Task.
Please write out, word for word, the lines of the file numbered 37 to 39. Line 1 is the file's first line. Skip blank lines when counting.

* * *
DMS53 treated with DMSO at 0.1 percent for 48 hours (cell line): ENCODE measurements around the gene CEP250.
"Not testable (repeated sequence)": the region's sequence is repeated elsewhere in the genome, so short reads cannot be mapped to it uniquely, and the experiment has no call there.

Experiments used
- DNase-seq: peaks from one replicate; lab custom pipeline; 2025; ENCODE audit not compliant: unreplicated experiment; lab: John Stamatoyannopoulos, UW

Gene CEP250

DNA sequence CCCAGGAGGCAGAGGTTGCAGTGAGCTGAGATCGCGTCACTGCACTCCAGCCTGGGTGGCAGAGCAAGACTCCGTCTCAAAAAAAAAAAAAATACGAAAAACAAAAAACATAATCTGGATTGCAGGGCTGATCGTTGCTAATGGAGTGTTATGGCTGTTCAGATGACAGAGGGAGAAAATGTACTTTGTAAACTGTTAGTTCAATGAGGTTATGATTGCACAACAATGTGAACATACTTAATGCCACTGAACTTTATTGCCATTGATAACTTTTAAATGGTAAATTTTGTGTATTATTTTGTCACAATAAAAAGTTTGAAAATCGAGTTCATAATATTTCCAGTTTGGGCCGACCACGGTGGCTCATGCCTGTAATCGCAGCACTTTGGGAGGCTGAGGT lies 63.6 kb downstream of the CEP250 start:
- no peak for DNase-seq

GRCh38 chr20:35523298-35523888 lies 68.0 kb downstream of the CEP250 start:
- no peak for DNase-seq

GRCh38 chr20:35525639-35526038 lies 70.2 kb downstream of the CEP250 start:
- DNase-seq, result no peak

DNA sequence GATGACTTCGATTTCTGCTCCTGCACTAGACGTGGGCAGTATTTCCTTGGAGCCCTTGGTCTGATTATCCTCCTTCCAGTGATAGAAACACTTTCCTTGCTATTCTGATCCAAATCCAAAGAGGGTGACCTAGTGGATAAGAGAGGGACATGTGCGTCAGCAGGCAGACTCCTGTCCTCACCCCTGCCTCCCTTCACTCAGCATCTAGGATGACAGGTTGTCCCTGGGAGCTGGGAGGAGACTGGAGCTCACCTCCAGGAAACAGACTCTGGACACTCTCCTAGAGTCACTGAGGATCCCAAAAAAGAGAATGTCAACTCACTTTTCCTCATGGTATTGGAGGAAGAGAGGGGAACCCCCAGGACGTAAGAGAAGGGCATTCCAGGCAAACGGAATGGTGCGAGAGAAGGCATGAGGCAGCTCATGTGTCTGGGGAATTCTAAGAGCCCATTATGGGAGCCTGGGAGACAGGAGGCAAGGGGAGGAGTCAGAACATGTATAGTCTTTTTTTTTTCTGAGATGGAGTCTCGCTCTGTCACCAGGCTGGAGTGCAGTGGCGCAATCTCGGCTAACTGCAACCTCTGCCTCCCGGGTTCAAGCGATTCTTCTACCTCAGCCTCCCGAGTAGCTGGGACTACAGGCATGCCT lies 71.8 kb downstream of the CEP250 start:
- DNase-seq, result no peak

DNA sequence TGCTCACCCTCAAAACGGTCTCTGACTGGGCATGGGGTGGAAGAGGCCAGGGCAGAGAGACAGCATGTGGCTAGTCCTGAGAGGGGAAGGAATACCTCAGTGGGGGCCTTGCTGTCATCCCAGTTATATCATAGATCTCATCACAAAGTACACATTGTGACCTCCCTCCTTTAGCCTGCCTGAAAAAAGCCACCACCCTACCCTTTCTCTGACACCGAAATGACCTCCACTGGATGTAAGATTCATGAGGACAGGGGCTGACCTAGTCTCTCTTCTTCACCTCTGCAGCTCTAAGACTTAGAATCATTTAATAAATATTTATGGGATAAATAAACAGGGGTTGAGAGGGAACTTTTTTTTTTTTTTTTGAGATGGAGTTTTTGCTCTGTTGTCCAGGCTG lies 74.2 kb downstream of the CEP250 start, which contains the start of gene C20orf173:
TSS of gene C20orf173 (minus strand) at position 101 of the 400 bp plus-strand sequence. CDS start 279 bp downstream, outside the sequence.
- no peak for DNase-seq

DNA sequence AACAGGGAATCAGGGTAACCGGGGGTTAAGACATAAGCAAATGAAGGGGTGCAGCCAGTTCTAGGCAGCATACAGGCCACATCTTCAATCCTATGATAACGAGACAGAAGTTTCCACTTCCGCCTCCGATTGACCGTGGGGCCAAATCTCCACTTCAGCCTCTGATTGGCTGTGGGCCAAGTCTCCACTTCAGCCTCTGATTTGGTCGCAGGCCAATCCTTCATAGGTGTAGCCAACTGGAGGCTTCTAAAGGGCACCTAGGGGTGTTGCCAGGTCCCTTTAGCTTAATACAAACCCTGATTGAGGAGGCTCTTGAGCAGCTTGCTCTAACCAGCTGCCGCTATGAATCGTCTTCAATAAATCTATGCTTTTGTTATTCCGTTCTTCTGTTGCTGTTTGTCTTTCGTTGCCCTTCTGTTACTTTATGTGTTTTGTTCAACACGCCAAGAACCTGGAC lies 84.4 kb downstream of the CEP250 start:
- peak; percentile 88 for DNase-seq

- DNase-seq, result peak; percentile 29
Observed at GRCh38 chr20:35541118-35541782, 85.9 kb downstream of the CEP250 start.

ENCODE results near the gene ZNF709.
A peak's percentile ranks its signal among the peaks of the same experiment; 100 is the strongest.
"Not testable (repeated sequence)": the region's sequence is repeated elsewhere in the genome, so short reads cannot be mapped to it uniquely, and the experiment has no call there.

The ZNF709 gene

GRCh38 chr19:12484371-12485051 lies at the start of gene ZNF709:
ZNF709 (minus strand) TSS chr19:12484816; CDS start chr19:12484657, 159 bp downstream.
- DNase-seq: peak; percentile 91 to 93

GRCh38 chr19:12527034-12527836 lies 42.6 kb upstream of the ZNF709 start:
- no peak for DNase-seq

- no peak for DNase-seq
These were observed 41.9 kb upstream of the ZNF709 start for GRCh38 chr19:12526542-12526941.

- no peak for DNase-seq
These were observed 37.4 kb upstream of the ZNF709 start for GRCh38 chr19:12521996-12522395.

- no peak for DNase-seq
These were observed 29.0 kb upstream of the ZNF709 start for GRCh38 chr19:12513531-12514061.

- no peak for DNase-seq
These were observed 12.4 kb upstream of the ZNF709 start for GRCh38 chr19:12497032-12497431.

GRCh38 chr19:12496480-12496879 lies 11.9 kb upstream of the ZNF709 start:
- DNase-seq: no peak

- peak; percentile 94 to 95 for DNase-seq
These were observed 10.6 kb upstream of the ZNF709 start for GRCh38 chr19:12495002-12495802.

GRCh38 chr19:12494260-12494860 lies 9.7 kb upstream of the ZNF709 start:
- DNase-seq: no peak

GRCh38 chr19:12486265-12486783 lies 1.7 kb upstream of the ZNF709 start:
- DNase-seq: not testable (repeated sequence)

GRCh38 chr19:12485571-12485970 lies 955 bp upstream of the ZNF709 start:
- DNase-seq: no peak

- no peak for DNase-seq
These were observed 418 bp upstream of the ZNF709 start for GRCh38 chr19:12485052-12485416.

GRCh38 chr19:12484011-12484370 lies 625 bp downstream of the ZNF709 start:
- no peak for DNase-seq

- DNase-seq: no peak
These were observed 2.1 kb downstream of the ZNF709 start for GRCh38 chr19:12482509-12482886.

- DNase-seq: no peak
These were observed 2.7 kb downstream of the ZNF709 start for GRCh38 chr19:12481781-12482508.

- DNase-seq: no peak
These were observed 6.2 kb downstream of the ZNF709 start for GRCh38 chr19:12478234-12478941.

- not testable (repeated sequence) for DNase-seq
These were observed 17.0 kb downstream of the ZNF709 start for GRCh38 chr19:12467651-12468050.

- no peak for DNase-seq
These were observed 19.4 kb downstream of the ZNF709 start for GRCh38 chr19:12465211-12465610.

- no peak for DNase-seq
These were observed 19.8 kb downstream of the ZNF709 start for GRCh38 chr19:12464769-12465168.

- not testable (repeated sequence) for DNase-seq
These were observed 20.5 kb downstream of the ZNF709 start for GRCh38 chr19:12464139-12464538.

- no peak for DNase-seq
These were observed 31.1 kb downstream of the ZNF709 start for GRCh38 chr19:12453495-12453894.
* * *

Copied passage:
These were observed 12.4 kb upstream of the ZNF709 start for GRCh38 chr19:12497032-12497431.

GRCh38 chr19:12496480-12496879 lies 11.9 kb upstream of the ZNF709 start:
- DNase-seq: no peak